ILLINOIS APPELLATE COURT FOURTH DISTRICT JUDGMENT AFFIRMED.
OPINION FILED JULY 29, 1976.
THE PEOPLE OF THE STATE OF ILLINOIS, PLAINTIFF-APPELLEE,
HAROLD EUGENE WHEELER, DEFENDANT-APPELLANT.
APPEAL from the Circuit Court of McLean County; the Hon. KEITH
CAMPBELL, Judge, presiding.
MR. JUSTICE GREEN DELIVERED THE OPINION OF THE COURT:
Defendant Harold Eugene Wheeler was found guilty of the offense of burglary after a jury trial in the Circuit Court of McLean County. Judgment was entered on the verdict and defendant was sentenced to 5 to 15 years in the penitentiary.
Defendant's sole contention on appeal is that he was denied a fair trial as a result of the admission of testimony that the burglary victim identified defendant as the burglar from photographs shown to him at police headquarters and that the photographs shown to the victim were of "people that have been arrested." He claims that this testimony was prejudicial because it "carried the clear implication that defendant had previously been involved in criminal activity."
At trial Otis Iseminger, Jr., the burglary victim, testified for the State that in March 1974 he was employed as an attendant at a gasoline station in Bloomington, Illinois, and that on the night of March 24, 1974, he slept in the back room of the station. At about 3:30 a.m. he was awakened by a car with a loud muffler and the ringing of the driveway bell. A few moments later he heard a scratching noise coming from the station office. He walked into the bay area of the station and saw a car in the driveway. He then went to the door to the office and saw a man standing about 5 feet away behind the cash register. He was able to see the man's profile and face. After about 10 or 15 seconds the man turned, saw Iseminger, ran outside, and jumped into the passenger side of the car, which immediately drove off.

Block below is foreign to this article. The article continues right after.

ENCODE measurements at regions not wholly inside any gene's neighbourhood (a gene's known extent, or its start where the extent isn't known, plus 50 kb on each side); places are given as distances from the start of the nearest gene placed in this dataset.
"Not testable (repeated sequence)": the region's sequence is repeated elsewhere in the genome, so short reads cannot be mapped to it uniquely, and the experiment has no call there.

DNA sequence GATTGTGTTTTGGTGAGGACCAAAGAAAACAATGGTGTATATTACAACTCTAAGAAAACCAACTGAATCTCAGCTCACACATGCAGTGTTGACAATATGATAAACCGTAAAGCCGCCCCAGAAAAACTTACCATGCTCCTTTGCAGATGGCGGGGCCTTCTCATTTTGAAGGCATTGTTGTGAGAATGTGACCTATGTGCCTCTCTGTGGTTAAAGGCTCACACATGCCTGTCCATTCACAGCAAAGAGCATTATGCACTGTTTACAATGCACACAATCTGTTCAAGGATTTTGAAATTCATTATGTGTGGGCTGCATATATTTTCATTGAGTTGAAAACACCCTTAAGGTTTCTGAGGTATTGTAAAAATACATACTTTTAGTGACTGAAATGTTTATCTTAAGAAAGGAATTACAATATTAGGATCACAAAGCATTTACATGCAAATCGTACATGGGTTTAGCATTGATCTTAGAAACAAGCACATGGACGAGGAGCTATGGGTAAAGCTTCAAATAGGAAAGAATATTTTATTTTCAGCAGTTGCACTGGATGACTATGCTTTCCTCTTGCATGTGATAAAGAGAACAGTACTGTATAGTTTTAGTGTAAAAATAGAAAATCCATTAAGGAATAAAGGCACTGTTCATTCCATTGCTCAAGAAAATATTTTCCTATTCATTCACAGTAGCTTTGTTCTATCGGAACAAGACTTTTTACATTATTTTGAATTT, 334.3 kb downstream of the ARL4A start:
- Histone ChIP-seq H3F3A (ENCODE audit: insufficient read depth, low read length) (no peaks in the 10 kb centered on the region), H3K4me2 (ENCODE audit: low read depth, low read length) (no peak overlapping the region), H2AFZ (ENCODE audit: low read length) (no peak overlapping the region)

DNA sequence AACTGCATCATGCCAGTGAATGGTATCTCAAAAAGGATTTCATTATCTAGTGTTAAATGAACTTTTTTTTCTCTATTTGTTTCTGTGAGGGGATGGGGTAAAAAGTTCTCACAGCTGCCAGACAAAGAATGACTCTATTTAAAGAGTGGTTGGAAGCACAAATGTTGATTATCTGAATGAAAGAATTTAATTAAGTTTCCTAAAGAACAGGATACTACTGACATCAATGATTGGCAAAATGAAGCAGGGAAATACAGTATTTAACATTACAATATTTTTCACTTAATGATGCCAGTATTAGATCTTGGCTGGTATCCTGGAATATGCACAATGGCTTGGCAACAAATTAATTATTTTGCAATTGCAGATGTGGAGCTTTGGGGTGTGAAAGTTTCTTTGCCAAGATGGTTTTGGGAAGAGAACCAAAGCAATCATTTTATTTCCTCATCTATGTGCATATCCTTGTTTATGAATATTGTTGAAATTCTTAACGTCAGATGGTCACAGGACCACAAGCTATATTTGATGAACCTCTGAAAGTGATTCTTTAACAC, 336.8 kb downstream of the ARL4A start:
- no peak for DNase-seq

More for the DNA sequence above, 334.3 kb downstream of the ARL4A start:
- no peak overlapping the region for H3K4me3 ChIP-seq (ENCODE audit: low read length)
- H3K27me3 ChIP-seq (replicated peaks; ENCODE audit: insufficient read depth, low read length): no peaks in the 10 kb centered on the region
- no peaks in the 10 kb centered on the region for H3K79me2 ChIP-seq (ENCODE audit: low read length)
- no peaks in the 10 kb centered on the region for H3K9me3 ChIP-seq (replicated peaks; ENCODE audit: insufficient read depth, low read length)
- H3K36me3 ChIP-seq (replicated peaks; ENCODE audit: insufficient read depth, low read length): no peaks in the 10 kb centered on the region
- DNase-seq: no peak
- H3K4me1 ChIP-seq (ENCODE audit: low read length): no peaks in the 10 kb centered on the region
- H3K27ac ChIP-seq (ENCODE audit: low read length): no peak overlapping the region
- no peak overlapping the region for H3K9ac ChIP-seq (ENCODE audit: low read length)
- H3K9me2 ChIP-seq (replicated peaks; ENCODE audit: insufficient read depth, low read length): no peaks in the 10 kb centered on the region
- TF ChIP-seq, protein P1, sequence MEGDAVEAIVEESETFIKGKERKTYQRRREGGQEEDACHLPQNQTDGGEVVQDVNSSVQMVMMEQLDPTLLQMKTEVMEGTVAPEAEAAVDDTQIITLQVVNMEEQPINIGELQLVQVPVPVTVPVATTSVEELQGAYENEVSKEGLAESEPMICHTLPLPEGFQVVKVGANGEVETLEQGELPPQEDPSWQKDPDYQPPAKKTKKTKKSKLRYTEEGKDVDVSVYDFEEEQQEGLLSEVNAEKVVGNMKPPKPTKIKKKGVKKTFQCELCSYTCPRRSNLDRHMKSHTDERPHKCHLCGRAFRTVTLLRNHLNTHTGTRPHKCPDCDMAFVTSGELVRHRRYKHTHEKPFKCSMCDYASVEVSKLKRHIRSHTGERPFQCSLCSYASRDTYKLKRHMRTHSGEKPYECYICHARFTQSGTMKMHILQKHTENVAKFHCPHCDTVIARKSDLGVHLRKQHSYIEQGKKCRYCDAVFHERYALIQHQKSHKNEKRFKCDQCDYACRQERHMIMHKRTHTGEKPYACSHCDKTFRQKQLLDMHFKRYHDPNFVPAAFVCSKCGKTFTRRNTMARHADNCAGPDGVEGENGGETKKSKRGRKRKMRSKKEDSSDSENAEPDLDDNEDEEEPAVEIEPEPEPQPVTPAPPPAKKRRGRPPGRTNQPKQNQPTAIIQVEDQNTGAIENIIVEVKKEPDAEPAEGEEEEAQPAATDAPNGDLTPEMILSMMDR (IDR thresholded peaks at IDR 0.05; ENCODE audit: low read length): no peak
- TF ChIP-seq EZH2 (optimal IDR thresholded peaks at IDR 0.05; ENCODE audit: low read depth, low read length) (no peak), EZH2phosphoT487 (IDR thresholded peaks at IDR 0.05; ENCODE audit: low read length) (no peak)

Iseminger identified defendant as the man he saw in the service station office. He had seen defendant a few times before the burglary but did not know his name. Iseminger also testified that when the police arrived he told them he had seen defendant before. The next morning he went to the Bloomington Police Department and identified defendant from a group of photographs on display there. Defense counsel objected to this testimony but did not state any reason for the objection. The objection was overruled. Defendant then moved for a mistrial based on Iseminger's testimony that defendant had been identified from police photographs, which motion was denied.
Sue Bailey testified for the State that she was employed in the Records Division of the Bloomington Police Department and that Iseminger had come into the Records Division on March 25, 1974. In response to the prosecutor's question, "And what did Mr. Iseminger do when he came into the Records Division," she stated, without objection, that Iseminger "came in to look at some photographs which we have in the Records Division of people that have been arrested." She also testified that after looking at about 40 photographs Iseminger picked out a picture of defendant. After Ms. Bailey completed her testimony, defense counsel asked for a mistrial because of her testimony that defendant had been identified from a group of photographs of persons who have been arrested. The motion was denied.
Defendant offered an alibi defense. He and his girlfriend testified that they went to a drivein movie in Bloomington on the evening of March 24, 1974, and returned to their home in Lexington before midnight. They went right to bed when they got home and did not get up before 8 o'clock the next morning.